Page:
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BIOL 1902 - Midterm Notes

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Department
Biology
Course
BIOL 1902
Professor
Michael Runtz
Semester
Summer

Description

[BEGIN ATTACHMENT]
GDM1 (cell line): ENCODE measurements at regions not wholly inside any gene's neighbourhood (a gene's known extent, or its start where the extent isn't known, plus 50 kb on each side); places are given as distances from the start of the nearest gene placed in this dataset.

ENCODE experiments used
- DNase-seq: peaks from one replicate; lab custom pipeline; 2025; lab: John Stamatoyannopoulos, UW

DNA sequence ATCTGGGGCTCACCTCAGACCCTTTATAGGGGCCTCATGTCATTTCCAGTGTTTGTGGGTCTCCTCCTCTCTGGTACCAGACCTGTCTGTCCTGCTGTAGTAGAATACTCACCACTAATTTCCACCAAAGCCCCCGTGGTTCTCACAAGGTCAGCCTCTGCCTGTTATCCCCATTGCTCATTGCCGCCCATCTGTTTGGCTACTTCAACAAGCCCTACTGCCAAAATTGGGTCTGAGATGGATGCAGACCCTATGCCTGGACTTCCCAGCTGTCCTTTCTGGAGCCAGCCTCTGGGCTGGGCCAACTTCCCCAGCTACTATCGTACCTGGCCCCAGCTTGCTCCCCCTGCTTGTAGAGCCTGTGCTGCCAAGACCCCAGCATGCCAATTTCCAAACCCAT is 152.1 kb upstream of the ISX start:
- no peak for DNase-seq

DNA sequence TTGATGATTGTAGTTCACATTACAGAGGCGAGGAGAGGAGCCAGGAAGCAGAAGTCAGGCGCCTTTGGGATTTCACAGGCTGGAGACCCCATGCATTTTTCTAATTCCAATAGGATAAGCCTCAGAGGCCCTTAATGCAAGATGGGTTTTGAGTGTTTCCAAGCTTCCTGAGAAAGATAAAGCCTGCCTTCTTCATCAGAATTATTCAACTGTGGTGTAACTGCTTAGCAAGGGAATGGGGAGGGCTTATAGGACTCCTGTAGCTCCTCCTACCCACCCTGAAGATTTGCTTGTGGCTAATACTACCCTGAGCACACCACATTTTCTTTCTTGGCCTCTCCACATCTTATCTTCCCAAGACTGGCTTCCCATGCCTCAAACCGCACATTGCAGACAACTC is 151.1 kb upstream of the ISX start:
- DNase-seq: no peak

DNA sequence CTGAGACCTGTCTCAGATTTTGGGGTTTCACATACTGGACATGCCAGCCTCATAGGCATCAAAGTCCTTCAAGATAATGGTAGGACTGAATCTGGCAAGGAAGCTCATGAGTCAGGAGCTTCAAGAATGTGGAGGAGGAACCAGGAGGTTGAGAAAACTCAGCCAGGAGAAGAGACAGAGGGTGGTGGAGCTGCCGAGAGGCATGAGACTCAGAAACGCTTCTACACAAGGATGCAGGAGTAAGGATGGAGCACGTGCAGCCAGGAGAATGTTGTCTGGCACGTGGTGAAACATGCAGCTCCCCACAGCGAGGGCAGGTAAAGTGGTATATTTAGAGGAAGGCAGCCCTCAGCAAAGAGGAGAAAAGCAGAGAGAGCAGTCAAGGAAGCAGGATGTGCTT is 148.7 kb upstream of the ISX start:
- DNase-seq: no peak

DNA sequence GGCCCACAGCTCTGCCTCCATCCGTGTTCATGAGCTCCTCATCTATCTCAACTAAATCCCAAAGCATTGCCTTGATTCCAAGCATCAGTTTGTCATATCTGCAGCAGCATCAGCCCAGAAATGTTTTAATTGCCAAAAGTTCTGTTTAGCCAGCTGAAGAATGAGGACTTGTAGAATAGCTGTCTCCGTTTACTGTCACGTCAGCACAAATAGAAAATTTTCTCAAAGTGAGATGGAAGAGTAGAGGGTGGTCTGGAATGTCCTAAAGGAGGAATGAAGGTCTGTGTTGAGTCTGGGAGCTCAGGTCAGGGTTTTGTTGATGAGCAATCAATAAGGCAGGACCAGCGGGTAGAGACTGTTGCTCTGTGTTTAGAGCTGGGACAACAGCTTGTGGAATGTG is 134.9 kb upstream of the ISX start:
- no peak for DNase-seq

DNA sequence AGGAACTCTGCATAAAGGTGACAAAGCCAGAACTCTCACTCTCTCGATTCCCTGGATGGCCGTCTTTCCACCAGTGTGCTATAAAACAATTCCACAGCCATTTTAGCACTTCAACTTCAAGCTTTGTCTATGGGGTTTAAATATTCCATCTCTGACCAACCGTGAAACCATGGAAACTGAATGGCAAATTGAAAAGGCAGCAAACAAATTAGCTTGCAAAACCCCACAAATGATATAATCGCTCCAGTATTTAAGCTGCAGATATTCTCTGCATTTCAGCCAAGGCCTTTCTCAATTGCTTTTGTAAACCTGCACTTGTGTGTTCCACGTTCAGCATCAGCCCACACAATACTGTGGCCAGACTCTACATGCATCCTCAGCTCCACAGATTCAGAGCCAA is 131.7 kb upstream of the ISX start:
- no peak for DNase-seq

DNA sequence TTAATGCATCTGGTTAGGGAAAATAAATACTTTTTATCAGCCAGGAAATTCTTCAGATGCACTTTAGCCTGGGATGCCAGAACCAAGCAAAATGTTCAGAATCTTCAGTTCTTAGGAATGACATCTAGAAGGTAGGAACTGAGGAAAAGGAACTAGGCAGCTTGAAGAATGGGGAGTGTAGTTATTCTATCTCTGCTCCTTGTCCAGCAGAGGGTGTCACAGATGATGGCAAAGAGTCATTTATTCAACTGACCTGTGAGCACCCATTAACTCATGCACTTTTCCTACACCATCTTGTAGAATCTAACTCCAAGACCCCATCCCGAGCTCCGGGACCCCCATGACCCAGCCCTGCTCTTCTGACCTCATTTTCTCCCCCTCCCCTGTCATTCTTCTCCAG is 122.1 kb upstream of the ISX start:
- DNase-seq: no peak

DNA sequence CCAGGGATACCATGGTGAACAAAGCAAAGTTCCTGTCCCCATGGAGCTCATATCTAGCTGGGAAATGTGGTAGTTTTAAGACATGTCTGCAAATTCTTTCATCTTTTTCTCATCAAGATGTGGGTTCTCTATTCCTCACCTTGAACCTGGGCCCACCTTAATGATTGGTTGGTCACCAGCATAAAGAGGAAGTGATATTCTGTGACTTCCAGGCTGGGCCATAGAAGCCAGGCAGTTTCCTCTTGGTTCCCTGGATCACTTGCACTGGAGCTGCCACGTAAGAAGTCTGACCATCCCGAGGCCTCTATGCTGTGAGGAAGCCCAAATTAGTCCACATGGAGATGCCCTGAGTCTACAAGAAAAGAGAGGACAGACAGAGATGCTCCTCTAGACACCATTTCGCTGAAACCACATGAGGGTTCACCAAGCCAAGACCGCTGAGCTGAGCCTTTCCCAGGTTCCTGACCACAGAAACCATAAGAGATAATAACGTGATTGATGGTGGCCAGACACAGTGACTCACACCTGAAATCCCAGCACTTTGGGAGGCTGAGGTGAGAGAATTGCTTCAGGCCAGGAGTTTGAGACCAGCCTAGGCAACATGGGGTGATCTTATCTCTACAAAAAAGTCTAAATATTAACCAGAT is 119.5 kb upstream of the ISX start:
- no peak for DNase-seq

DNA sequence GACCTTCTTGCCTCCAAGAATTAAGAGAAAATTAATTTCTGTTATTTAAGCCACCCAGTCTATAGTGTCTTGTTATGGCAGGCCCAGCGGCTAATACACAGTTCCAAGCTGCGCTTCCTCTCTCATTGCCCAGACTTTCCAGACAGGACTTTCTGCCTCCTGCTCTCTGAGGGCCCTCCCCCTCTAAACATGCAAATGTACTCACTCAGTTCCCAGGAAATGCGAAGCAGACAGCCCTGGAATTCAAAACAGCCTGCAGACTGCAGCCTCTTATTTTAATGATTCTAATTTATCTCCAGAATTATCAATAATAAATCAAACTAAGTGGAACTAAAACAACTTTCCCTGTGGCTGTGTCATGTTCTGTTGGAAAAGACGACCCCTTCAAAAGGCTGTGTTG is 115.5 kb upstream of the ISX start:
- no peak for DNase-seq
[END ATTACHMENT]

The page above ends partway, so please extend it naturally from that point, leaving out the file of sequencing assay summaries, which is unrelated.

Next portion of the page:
BIOL 1902 – Natural History Introduction Natural History → the observation of living plants and animals – flora and fauna – and their interaction. It is an observational science. Someone with an interest in Natural History is a naturalist. Famous Naturalists 1. Linnaeus – Set the foundation for binomial nomenclature. 2. Charles Darwin – “world’s most famous” naturalist 3. John James Audubon – one of the world’s first “bird watchers” 4. Ernest Thompson Seton – semi-famous Canadian naturalist 5. Roger Tory Peterson – bird and nature field guides Adaptations - features or traits that offer plants and animals an advantage in solving problems. They are not acts of intelligence or planned solutions. They are features that have taken thousands or millions of years to evolve. - adaptations arise because of selective pressures. - adaptations can be physical, chemical, physiological, or behavioural → Selective pressures are a force of natural selection that acts on animals and plants, removing those that are less fit from the gene pool and selecting for traits that enhance survival or reproduction. → Abiotic pressures – pertaining to entities that are not biotic, such as wind or temperature. → Biotic pressures – pertaining to a living organism, such as an animal, plant, or bacterium. → natural selection – the driving force behind evolution; comprises many selective pressures including environmental extremes (abiotic pressures) and the selective power of plants and other animals. (biotic pressures) for example female mate choice, parasitism and predation. - the natural selection of adaptations are what drive evolution. Genetic Survival - genetic survival is the key to life – it is immortality. - all living things are driven to reproduce, and any trait that gives a plant or animal an advantage in reproduction or passing on genes can proliferate and become the trait we see today. Staying Alive (Textbook Chapter 1) Defences Physical Defences Camouflage / concealment → camouflage – colour, form, and possibly movement, that render an animal difficult to detect or recognize → concealment – avoidance of detection or recognition through the employment of camouflage → crypsis – the avoidance of detection by combining motionless behaviour with some form of camouflage (i.e. background matching) • Crypsis examples – Eastern Whip-Poor-Wills, American Woodcock - two common forms of camouflage or concealment 1 - Background Matching 2 - Disruptive colourization Background Matching → background matching – having an appearance that matches the general colour, contrast, and pattern of the local environment • Background matching examples – most ground nesting birds (earth tone dappled spots), American Bittern (vertical lines, points head up – like cattails), Gray Tree frog (changes colour to match surroundings), Snowshoe Hair (changes colour seasonally), Wood Thrushes (pale breasts with dark spots), deer fawn (brown coat, white spots). Disruptive colourization → disruptive colourization – a type of camouflage in which patterns create the visual illusion of false edges or boundaries, thereby breaking up the visual outline of an animal and rendering it unrecognizable. • Disruptive colourization examples – Killdeer (breast bands that are obvious when it’s standing but effective when it’s nesting), Canada Goose (chinstrap that works best when the head is lowered), Common Loon (coloured necklace), American Bittern and female Red-Winged Blackbird (vertical stripes along neck), Savannah Sparrow (Brown stripes on pale breast match vertical lines in grass habitat) → coincident disruptive patterns – a type of camouflage in which disruptive colouration on different body parts align in certain postures to create a continuous disruptive pattern • Coincident disruptive pattern examples - Leopard Frog (when sitting patterns on limbs and body match up to create a larger pattern) - supercilium – a plumage feature found on the heads of some bird species. It is a stripe which runs from the base of the bird's beak above its eye, finishing somewhere towards the rear of the bird's head. (supercilium examples – Chipping Sparrow) - eyeline – a distinctive line across the head of the bird through the eye (eyeline example – Chipping Sparrow) Masquerade → masquerade – a form of camouflage in which an animal’s body is shaped like a piece of its environment (i.e. twig) or something inedible (i.e. bird faeces) • Masquerade examples – Angle Winged Butterfly (dead leaf mimic), Inchworm (twig mimic), Walking Stick insect (looks like a twig), Treehopper (thorn/bark mimic), Luna Moth (live leaf mimic), Giant Swollowtail Caterpillar and Viceroy Caterpillar (bird dropping mimic) Bicolouration → bicolouration – a form of camouflage in which one surface is dark and the other is light, allowing background matching from two visual perspectives; generally a trait of small animals inhabiting the surface of aquatic habitats • Bicolouration examples – Whirligig Beatles (white on bottom, black on top), Notonectidae also called Backswimmers (black on bottom, white on top, swim on their backs) → countershading – a type of camouflage in which the lower parts of a body are lighter than the upper parts to offset the three-dimensional effect of shade by creating a uniform or flat appearance; also called self-shadow concealment or obliterative shading • Countershading examples – White Tail Deer (white belly to hide shadows) Startle Patterns Colourful patterns → startle patterns – bold and often colourful patterns that are exposed suddenly to startle a predator; sometimes serve a deflection or distraction role. - startle patterns are usually hidden until needed • Startle pattern examples – Underwing Moths (genus: Catacola – beautiful behind – they have colourful underwings), Gray Tree Frog (yellow under legs), Ring-necked Snake (yellow belly), Giant Swallowtail Caterpillar (osmeterium) → osmeterium (osmeteria, plural) – an eversible gland in the head of swallowtail caterpillars that, when extruded, resembles a snake’s tongue and emits a foul odour. Large conspicuous eye spots → eyespots – round patterns that look like eyes; often used as startle patterns or to make an animal look like a larger species. • Eyespot examples – Sphinx Moths (eyespots), Eyed Elaters and Eastern Tiger Swallowtails (large fake eyes to appear as larger animals) Deflection / distraction features → deflection patterns (distraction patterns) – patterns that direct a predator’s attack to a non-vital part of an animal’s body; some deflection patterns first serve as a startle pattern. → deflection structure – a structure on a non-vital part of an animal’s body that directs a predator’s attack to it. → autotomy – in animals, the shedding of a limb that usually, but not always, grows back; self-amputation • Deflection examples – Swallowtail moths, Eastern Tailed Blue Butterfly (tails that look like antennae with eye spots on the back look like heads), Five-lined Skink (blue tail detaches, grows back smaller, autotomy), Crane Fly (legs detach easily, do not grow back, autotomy) Constructed camouflage structures • Constructed camouflage examples - Spittle Bug (hides in foamy spit it excretes), Woolly Aphids (hides in fuzzy mould-like webs), Leaf Roller (uses silk to roll a leaf and hides in it), Sumac Gall Aphids (hide in plant swellings), Caddis Fly larvae (create little houses of debris on the bottom of aquatic habitats.) Protective structures Body armour • Body armour examples – Millipede (coils up exposing hard exoskeleton), clams and snails (calcium protective shell), beetles (hard backs with grooves to tuck in legs and antennae), turtles (Box Turtle can completely close shell, Blanding’s turtle can partly close shell because of a hinge on their anterior, Snapping Turtles defend themselves aggressively; they cannot withdraw into their shells for protection) Constructed enclosures • Constructed enclosures examples – Eastern Tent Caterpillar (live in groups. Construct a big tent, exit tent at night to feed), Fall Webworms (construct a tent that includes their food source) Hair/fuzz → guard hairs – the longer, coarser hairs that make up the outer coat or pelage of a mammal • Hair/fuzz examples – Gypsy Moth Caterpillar, Tussock Moth Caterpillar (hairy, roll in to a ball when threatened to protect underside), Woolly Bear Caterpillar (stiff, spine-like hairs), Porcupine (quills are modified guard hairs, quills have antibiotics on them in case of self-impale accidents) - Black-billed Cuckoos and Yellow-billed Cuckoos eat fuzzy caterpillars; fuzz is removed in their crop, oesophageal pouch, and then coughed out. Chemical Defences → aposematic colouration – bright colours that warn of a strong defence; also called warning colourization → inducible defence – a defence that is only present when a plant or animal is under attack → sequester – obtain from another source; usually achieved by eating something not manufactured by the sequestering animal (i.e. poison, toxins) → terpenoid – a group of important plant chemicals that lack nitrogen used primarily for metabolic functions and secondarily for defence (sequestered by some animals for chemical defence) Toxic hair / spines - hairs + poison = poison spines • toxic hair / spines examples – Monkey Slug, Io Moth Caterpillar Bad taste / poisonous → alkaloids - bitter tasting nitrogenous chemical compounds used for defence • Bad Taste examples – Milkweed Beetles, Milkweed Bugs (orange/black aposematic colouration), Lady Beetles (make their own alkaloids) Exuded poison / spray / sting → cardenolide (cardiac glycoside) – a type of terpenoid used as a chemical deterrent that, in large doses, acts as a heart poison → cantharidin – a type of terpenoid typically used as a chemical defence by Blister Beetles • Exuded Poison Examples – Red Eft Newt (poison skin), wasps and bees (stingers), skunk (sulphur alcohol spray, black and white nighttime aposematic colouration), Monarch Butterfly Caterpillar (sequesters cardiac glycoside from milkweed), Sawfly Larvae (poison bubbles out of the mouth), Blister Beetles (Spanish fly (cantharidin) comes out leg joints), Dytiscid Water Beetles (chemicals shoot out anus) Mimicry → mimicry - whereby an animal takes on the appearance of something else (i.e. an inanimate object such as a piece of bark or leaf; another animal, one often aposematically coloured) Müllerian mimicry → Müllerian mimicry – whereby two or more animals (i.e. Milkweed Beetles and Milkweed Bugs) share similar appearances and each honestly advertises some form of defence • Müllerian mimicry example – bees and wasps Batesian mimicry → Batesian mimicry – whereby a harmless animal, the mimic, resembles (behaves, looks or sounds like) another animal, the model, that is toxic or otherwise well defended → model – in Batesian mimicry, the well-defended and usually aposematically-coloured animal that the harmless mimic resembles (behaves, looks or sounds like) - the success of Batesian mimicry depends on there being more numerous models than mimics. • Batesian mimicry examples – Monarch Butterfly and Viceroy Butterfly – bees and wasps and a bunch of different types of Hoverflies that look like them. Behavioural Defences Aggressive mimicry → aggressive mimicry – whereby an animal uses behaviour or appearance (i.e. a modified body part) to resemble an edible item or harmless animal for the purpose of deceiving prey • Aggressive mimicry examples – Photuris Fireflies (fireflies are beetles) females eat Photinus Fireflies after attracting them with mating blink signals, sequesters steroidal toxins from the males. Thanatosis → thanatosis – feign death • thanatosis examples – Hog-nosed Snake (puffs up to look big, if that fails, play dead), Blister Beetle, Opossum Flocking / schooling / yarding → communal roost – a site in which a large number of birds gathers to spend the night. (Communal roost examples – Rock Pigeons, Red-winged Blackbirds, Turkey Vultures) → single-species flock – a flock of birds consisting of only one species → mixed species flock – a flock of birds comprising more than one species; often formed in migration or in winter to provide enhanced vigilance. → deeryard – an area where White-tailed Deer gather for the winter; often lowland dominated by Eastern White Cedars - birds flock, fish school, deer yard Social Insects – Group defence - pheromones summon other insects in the hive/nest to join the attack Mobbing – Pre-emptive defence → mobbing – a defensive response in which animals (birds usually) noisily harass a potential predator → pre-emptive defence – in reference to mobbing, a behavioural defence that may serve to drive away a predator before it has a chance to attack → locatable alarm call (locatable distress call) – an avian alarm call with a low frequency and acoustic qualities that allow other animals to easily locate the caller; often used in conjunction with distraction displays, or with mobbing Distraction or warning behaviours - some animals raise a white tail or otherwise indicate to predators that they have been detected. Others hiss, stamp their feet, emit other warning sounds or posture to try to look larger • examples – white tail deer (tail goes up, deer runs), Cottontail (white tail) Enlisting help for defence - Woolly Aphids, Froghopper, Treehopper excrete sugar-rich drops that attract Carpenter Ants. The ants defend their “herds” from predators and harvest these drops. Vigilance Pressure sensitivity → lateral lines – on the sides of fish and some aquatic amphibians, a row of special sensors (neuromasts) that are sensitive to pressure changes and possibly electromagnetic fields (at least in sharks) - snakes can sense vibration along the ground for location detection Olfactory Vigilance → olfactory – of or pertaining to the sense of smell → Jacobson’s organ – a sensory organ for enhanced detection and analysis of airborne scents usually located in the palate of an animal’s mouth; also called vomeronasal organ • Olfactory Vigilance examples – Moose (large surface area in nasal passages means better sense of smell, also has Jacobson’s organ), Snakes (“taste” smells in the air, tongue is forked so the smell direction can be determined), Auditory Vigilance → tympanum – the membrane associated with hearing in frogs and many insects • Auditory Vigilance examples – Tiger Moth (tympanum to hear bats, clicks aposematic back at bats because they are poisonous), Mantid (tympanum). Moose (big ears, also known as pinnae , independent swivel) Visual Vigilance → tapetum lucidum – in the retina of night-active animals, a layer of cells that reflects unused light outward toward the receptor cells; produces eyeshine - eye placement on head can increase field of view. More visual overlap increases depth perception in that area but decreases overall field of view. - eye construction. Cones see colours. Each cone has a nerve connection. Cones are used when light is ample. Rods see brightness. Many rods share a nerve connection. Rods are used in low light. - most prey animals have eyes on the sides of the head to watch for predators. most predators have eyes on the front of the head to increase depth perception and visual acuity. • Visual vigilance examples – American Woodcock (eyes placed near back of head, can see when beak down in mud to feed), American Bittern (eyes placed near beak so it can see when head up in alert posture), Flying Squirrel (nocturnal animal, has big eyes) Fighting Back (Textbook Chapter 6) - plants are always under attack Physical Defences - Aposematic colouration happens in plants → automimicry – whereby one part of an organism resembles a different part of the same organism - New buds may resemble prickles, this is automimicry External Protective outgrowths Spine → spine – a sharp highly lignified, non-living protective structure derived from a modified leaf or part of a leaf • Spine Examples - Scotch Thistle (spines) Prickle → prickle – a sharp, protective outgrowth of the epidermis; a modified trichome • Prickle Examples - Prickly Ash (prickles) Thorn → thorn – a sharp, protective outgrowth derived from a modified branch of a plant • Thorn examples - Hawthorn (thorns), Honey Locust (thorns) Internal Protective structures Trichomes → trichomes – a plant defensive hair, often clubbed; can be non-glandular or glandular - glandular trichomes – contain volatile oils and other secretions produced by the plant for defence • Trichome examples – Ragweed (trichomes), Mullein Leaves (trichomes), Stinging Nettles (glandular trichomes), Water Smartweed (inducible trichomes if the water goes away) Digestibility reducers → digestibility reducers – a compound that makes cell walls and other plant tissues difficult to digest (i.e. the structural elements cellulose and lignin), or that binds to digestive proteins in an animal’s gut rendering them ineffective (i.e. tannins) Plant Cell Construction → cellulose – a structural element in cell walls that is also a digestibility reducer; most plants are about one third cellulose → hemicellulose – a binding agent that holds cellulose bundles together in plant cell walls → pectin – a binding agent that holds cellulose bundles together in plant cell walls - microfibrils – strands of cellulose that are bound in small bundles - fibrils – larger bundles of cellulose microfibrils → silica – silicon dioxide; a structural component of tissues especially common in horsetails and grasses → phytoliths – discrete bodies of silica in the tissues of plants; also called plant opals or silica cells → cutin – a waxy compound that is one of the main components of cuticle that is hard to digest for animals. Sclerified structures → sclerified – tissues hardened by the addition of sclereids → sclereid – a sclerenchyma cell (usually dead) that is rigid and heavily fortified with lignin often present in large numbers in seed coats and pits; sometimes called “stone cells” → lignin – a chemical compound, the main focus of which is to provide support to woody tissues Chem